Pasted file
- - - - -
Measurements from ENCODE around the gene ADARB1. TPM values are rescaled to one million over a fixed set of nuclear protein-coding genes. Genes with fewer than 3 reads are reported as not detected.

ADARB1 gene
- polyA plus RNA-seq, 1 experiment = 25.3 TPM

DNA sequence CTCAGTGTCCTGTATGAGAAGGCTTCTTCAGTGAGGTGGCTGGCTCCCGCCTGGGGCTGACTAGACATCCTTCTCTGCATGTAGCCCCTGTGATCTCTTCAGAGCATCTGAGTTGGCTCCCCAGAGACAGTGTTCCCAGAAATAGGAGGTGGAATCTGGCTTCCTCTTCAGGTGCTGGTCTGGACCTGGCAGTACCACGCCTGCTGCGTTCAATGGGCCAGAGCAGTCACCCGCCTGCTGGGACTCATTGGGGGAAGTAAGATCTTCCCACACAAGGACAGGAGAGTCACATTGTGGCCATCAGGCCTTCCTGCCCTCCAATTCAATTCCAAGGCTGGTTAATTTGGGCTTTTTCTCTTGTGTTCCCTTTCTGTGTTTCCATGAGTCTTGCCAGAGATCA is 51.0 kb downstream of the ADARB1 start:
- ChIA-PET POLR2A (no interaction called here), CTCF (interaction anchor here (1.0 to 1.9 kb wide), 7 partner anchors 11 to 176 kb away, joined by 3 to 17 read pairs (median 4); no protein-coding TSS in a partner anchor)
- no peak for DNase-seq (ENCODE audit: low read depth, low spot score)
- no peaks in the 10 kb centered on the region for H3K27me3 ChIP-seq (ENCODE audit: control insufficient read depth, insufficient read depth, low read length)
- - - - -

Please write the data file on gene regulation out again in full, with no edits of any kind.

Measurements from ENCODE around the gene ADARB1. TPM values are rescaled to one million over a fixed set of nuclear protein-coding genes. Genes with fewer than 3 reads are reported as not detected.

ADARB1 gene
- polyA plus RNA-seq, 1 experiment = 25.3 TPM

DNA sequence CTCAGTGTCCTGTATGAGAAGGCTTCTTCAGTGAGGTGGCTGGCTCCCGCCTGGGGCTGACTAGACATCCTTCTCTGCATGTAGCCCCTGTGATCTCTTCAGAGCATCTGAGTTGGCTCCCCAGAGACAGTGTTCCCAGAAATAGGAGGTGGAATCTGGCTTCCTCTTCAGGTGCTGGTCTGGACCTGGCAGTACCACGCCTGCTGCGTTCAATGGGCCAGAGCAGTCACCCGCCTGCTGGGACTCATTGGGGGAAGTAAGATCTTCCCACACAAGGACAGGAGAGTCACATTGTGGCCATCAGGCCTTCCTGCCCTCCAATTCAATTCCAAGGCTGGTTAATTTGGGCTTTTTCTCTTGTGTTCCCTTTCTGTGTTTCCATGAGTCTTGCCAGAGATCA is 51.0 kb downstream of the ADARB1 start:
- ChIA-PET POLR2A (no interaction called here), CTCF (interaction anchor here (1.0 to 1.9 kb wide), 7 partner anchors 11 to 176 kb away, joined by 3 to 17 read pairs (median 4); no protein-coding TSS in a partner anchor)
- no peak for DNase-seq (ENCODE audit: low read depth, low spot score)
- no peaks in the 10 kb centered on the region for H3K27me3 ChIP-seq (ENCODE audit: control insufficient read depth, insufficient read depth, low read length)